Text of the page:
It won’t be just foodies who’ll miss the recently departed Anthony Bourdain. Travelers, too, will feel deprived of his Peabody-winning writing and his TV work, having spent years vicariously walking and eating in Bourdain’s footsteps as he made his way through the world.
(Southeast Asia was one of Bourdain’s favorite places to visit – it offered “a fulfillment of my childhood fantasies of the way travel should be”, and remains the setting for many of his classic essays and TV episodes.)
Street food and its providers were a cause close to Anthony Bourdain’s heart. I had the privilege of hearing him talk about it with enthusiasm, when he keynoted the 2013 World Street Food Congress organized by K.F. Seetoh and Makansutra.
To hear him speak about it, the act of making and eating street food can create personal connections where there was nothing there before.
“What I found, again and again, simply by exhibiting a willingness to show up and ask the simple questions – ‘what do you like to eat? Would you like to eat some now? Let’s enjoy it together’ – people open up in extraordinary ways and tell us things about themselves that go far beyond the meal,” he told us.
For Bourdain, food was more than a sense of place or a neat way to make a living – food tells a story, and like many stories, some parties surprisingly have an interest in keeping it under wraps.
“The implications of what we’re talking about here: of what we eat, the foods we celebrate: can mean a hell of a lot more than what we put up on Instagram,” remarked Bourdain, who went through a strange experience shooting No Reservations in Egypt, not long before the crowds at Tahrir Square ousted Hosni Mubarak.
The Egyptian undercover spies “handling” the No Reservations crew, Bourdain told us, were very keen on steering the cameras towards certain things and away from others. In particular, the handlers were very adamant on preventing Bourdain from shooting ordinary Egyptians eating ful, a commonplace breakfast for the working poor. (Find the recipe for ful medames here.)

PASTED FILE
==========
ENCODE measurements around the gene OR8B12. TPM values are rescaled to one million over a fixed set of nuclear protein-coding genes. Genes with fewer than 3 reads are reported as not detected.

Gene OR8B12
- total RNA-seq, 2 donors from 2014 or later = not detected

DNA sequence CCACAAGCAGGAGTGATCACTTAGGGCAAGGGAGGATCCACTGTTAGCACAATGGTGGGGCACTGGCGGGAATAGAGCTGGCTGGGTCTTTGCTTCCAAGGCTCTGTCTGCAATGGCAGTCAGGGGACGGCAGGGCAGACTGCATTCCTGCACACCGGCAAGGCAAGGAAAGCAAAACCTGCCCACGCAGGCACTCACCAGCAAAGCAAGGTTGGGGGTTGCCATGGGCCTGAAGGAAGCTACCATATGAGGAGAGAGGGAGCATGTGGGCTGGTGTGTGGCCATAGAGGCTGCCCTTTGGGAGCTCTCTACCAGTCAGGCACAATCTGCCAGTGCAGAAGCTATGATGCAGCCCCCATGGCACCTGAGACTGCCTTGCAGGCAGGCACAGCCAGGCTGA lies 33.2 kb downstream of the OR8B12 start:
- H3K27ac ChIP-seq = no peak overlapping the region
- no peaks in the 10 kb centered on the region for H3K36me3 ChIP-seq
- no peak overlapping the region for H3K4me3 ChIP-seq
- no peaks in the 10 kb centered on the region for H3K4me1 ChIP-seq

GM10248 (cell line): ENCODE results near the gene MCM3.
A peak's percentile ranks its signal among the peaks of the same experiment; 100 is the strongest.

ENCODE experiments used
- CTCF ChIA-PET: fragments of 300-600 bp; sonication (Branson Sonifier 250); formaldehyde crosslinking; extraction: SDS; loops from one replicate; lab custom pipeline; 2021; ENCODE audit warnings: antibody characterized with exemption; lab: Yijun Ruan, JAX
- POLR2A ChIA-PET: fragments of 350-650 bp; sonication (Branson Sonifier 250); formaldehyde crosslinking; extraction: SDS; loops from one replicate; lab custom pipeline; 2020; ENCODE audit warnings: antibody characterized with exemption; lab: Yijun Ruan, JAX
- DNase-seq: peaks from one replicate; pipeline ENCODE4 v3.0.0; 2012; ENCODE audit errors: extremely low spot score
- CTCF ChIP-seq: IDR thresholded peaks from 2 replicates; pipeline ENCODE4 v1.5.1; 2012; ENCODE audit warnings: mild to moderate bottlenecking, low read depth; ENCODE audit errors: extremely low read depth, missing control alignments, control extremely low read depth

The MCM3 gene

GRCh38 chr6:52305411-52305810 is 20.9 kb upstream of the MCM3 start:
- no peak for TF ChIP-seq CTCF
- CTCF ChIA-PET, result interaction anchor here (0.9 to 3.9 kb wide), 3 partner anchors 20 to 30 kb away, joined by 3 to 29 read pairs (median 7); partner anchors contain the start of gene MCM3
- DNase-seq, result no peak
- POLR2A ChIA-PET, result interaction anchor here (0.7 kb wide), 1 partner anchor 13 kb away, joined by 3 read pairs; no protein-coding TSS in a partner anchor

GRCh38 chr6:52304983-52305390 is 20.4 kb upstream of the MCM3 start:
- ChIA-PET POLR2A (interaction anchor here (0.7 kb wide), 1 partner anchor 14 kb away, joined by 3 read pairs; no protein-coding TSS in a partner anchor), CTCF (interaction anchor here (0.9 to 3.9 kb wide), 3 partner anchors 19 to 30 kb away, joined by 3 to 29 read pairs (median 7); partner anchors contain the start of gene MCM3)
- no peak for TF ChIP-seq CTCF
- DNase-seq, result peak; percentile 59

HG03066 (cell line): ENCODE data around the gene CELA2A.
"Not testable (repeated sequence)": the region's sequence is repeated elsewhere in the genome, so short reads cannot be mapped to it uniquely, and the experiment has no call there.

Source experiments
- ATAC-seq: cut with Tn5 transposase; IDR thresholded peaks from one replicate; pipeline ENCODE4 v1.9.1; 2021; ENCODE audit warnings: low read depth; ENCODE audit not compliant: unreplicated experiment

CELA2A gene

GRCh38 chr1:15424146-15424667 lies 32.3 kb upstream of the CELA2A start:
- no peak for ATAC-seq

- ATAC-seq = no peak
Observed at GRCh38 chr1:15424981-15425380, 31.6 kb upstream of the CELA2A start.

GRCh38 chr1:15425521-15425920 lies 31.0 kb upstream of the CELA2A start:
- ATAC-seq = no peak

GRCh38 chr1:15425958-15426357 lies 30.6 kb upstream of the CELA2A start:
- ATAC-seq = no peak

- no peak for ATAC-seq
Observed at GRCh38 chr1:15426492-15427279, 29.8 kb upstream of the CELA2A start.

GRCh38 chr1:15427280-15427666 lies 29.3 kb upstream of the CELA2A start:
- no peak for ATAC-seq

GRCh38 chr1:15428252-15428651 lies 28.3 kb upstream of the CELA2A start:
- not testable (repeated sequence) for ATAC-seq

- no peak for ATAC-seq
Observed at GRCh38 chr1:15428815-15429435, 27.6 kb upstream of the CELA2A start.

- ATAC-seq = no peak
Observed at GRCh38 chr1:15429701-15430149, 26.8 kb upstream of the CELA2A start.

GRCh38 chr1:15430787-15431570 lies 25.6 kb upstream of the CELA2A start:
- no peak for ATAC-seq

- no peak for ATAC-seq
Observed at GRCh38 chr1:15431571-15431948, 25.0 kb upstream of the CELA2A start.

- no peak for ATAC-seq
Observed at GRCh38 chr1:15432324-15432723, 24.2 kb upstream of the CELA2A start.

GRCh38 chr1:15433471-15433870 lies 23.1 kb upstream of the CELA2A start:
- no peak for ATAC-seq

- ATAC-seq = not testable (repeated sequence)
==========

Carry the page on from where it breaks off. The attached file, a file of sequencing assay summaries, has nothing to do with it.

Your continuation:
Long story short: the producer faked an intense gastrointestinal attack, and while the handlers were rushing the guy to the hospital, Bourdain and the remaining crew strolled over to a corner ful stall to shoot the contraband footage.
What was so subversive about eating ful? “This is the everyday food that most Egyptians get: a little bowl of beans, and a big stack of bread,” explained Bourdain, who realized that it wasn’t the ful-eating per se that bugged the censors, it was what would be airing alongside the shot.
How would the stark, simple ful fare against shows like “Man V. Food – pudgy white boy shoving more animal protein into his face in nine minutes than most families in the developing world get in nine months?” wondered Bourdain.
“I think [the handlers] thought – and they were right – people in Egypt are going to see this, they were going to see our show in Paris, with cheese and all that nice roast duck, they see Adam Richman shoving a nine-pound hamburger into his face, and then our show!” Bourdain exclaimed.
“Egypt! ‘Our’ country! And what do they see? A bunch of Egyptians sitting there – themselves – eating a big stack of flatbread dipped into beans.
“They’ll go: ‘You know what? That’s what we eat! Our country’s fucked up! Let’s overthrow our government!'” Strategic pause. “So I’m not saying I’m personally responsible for the Arab Spring…” deadpanned Bourdain as the crowd roared with laughter.
I was sad to hear that Bourdain had taken his own life. The world’s connection to a great, adventurous, subversive soul has, in an instant, been irretrievably lost.